Philips positions itself as lighting company for Internet of Things

Company announces partnerships, displays new innovative products

April 04, 2016

FRANKFURT: Philips Lighting, a subsidiary of Dutch technology giant Royal Philips, announced new partnerships and displayed a number of its latest products earlier this month at one of the lighting industry’s key trade shows ‘Light + Building’ in Frankfurt.

While the company focused on LED and other technological innovations in previous Light + Building events, this one, at least for Philips, was an extension and covered connectivity and the Internet of Things (IoT).

“It’s still about LED lighting, it’s still about connected lighting, but we are extending our leadership in the Internet of Things to deliver unique benefits to our customers,” Philips Lighting CEO Eric Rondolat said at a press conference held on March 14. “It’s about enhanced quality of light, it’s about greater energy savings, but it’s also about unlocking new value from Internet of Things apps and services.”

In the past ten years, Rondolat went on, the lighting industry has changed more than it did in the past century. By 2030, he estimated, there will be 70% more light points than today. “We need more energy efficient light; there is a climate change equation that we are participating with.”

“We are only scratching the surface when it comes to what can be done when we connect light the way we have described today,” he said. “We see ourselves as the lighting company for the internet of things.”

Professional lighting

Speaking about the road and street segment of the professional lighting market, Philips Lighting Professional Division CEO Dominiek Plancke said that roughly 10% of all the light points today were equipped with LED, but only two percent of them were connected.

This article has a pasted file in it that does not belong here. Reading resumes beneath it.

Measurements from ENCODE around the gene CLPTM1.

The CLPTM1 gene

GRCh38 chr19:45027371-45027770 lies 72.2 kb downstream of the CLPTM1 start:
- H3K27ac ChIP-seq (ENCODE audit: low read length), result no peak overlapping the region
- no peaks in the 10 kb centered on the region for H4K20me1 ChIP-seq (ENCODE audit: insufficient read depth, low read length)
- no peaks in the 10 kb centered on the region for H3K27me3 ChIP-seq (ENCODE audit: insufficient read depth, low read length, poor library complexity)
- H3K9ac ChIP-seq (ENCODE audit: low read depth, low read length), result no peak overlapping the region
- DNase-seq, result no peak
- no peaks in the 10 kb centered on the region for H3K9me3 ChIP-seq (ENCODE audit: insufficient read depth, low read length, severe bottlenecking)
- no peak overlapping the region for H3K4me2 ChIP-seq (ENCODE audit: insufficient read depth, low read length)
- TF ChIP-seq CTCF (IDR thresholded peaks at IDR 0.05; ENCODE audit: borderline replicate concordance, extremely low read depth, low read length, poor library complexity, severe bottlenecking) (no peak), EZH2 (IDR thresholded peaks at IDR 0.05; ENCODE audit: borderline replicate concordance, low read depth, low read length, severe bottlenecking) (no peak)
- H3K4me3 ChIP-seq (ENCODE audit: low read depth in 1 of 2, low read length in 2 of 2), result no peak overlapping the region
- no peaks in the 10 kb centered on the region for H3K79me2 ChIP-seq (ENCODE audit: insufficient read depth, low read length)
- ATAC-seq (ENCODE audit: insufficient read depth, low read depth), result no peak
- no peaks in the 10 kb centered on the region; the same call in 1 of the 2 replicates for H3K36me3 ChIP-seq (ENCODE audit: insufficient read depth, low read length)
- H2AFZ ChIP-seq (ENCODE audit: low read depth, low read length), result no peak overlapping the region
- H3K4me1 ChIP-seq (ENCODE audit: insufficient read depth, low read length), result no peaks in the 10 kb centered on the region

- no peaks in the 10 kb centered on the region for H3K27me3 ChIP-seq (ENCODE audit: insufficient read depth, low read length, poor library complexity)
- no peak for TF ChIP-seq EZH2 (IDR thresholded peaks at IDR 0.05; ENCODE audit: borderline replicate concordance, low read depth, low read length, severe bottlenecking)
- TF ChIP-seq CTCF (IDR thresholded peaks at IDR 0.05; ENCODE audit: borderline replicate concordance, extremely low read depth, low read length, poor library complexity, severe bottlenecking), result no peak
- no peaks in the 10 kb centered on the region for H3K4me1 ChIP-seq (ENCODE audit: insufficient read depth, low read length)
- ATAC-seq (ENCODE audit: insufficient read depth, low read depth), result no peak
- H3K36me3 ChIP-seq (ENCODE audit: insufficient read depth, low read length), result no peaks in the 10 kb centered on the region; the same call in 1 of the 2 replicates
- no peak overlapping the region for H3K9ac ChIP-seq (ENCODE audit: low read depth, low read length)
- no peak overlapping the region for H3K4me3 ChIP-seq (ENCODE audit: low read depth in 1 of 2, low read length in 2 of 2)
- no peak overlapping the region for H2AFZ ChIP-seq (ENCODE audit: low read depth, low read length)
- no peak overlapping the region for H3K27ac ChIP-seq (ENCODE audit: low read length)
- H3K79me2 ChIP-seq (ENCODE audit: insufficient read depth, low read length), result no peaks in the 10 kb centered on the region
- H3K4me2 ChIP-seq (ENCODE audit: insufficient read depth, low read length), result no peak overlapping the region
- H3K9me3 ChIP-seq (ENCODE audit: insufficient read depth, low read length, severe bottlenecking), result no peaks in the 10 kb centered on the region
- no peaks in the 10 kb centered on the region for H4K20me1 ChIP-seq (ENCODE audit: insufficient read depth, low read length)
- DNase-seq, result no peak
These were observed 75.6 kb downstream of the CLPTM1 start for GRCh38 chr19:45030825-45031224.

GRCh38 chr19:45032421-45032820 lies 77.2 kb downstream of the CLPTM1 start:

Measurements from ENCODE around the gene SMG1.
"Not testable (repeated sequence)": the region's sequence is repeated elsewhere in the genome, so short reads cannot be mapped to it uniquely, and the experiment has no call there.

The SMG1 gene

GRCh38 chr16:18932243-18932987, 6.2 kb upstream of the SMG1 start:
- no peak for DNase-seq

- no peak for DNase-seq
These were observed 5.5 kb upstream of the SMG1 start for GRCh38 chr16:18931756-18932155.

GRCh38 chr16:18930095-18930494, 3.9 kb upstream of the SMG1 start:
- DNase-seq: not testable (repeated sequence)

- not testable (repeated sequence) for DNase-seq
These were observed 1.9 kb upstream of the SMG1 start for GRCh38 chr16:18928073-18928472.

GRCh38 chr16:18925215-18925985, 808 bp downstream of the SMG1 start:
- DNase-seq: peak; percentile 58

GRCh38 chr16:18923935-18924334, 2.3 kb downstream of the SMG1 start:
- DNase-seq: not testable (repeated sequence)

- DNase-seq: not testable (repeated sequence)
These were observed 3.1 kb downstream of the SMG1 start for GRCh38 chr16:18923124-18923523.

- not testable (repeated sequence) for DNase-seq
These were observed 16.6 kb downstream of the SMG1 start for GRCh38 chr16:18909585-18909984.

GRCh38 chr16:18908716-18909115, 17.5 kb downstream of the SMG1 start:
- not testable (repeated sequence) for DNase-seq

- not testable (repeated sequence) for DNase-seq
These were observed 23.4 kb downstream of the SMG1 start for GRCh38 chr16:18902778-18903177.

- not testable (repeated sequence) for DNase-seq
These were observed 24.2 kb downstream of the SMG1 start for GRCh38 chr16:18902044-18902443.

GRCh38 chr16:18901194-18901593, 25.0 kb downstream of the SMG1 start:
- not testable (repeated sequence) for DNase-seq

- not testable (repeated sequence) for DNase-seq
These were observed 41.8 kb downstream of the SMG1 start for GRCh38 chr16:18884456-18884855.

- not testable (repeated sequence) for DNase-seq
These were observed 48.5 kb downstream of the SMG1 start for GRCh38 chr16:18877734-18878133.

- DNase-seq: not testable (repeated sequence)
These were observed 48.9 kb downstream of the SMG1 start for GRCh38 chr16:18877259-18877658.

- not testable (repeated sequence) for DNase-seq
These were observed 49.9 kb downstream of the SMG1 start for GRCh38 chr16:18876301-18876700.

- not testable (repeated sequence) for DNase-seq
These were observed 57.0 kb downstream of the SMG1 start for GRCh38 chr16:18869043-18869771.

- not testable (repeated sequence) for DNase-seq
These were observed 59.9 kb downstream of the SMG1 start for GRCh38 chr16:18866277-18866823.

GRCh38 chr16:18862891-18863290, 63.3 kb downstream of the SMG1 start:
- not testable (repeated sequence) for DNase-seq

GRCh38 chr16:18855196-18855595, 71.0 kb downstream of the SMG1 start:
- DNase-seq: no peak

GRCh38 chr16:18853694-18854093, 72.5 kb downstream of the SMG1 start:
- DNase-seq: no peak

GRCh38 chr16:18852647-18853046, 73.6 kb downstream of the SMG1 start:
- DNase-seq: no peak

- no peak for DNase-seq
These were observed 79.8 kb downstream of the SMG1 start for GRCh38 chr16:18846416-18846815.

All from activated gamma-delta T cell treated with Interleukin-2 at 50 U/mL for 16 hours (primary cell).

“So how can we accelerate connectivity? We developed CityTouch connector node which we applied for the first time on 110,000 luminaires in the city of LA.”

Plancke announced Philips Lighting’s global partnership with British telecom giant Vodafone, under which the two companies will enable cities around the world to implement connected street lighting wirelessly, and the company’s first ever connected lighting indoor positioning implementation in the Middle East, a partnership with UAE-based retailer Aswaaq.

Under the partnership, Philips Lighting, in partnership with US-based shopper analytics firm Aisle411, will help the retailer boost sales by providing a connected lighting indoor positioning system.

Developing countries

The advantage of these technologies for countries like Pakistan is that they can start small and then scale, Philips Lighting’s Global Lighting Systems SVP Jeff Cassis said on the sidelines of the Light + Building trade show speaking to journalists.

“Some of the developing countries actually are some of the more progressive,” Cassis said. “They have less infrastructure and less challenges, and they make decisions very quickly, which I think is very important.”

Cassis added that solar energy was another application that was quite impressive in developing countries. “I think developing markets are an excellent place to start.”

Home business

Philips Lighting Home division CEO Chris Worp announced new partnerships for the company’s Hue home lighting system with a Dutch telecom company, and French insurance and energy companies in a bid to drive the adoption of the IoT for homes. The division that represents 25% of the company’s business.

Published in The Express Tribune, April 5th, 2016.

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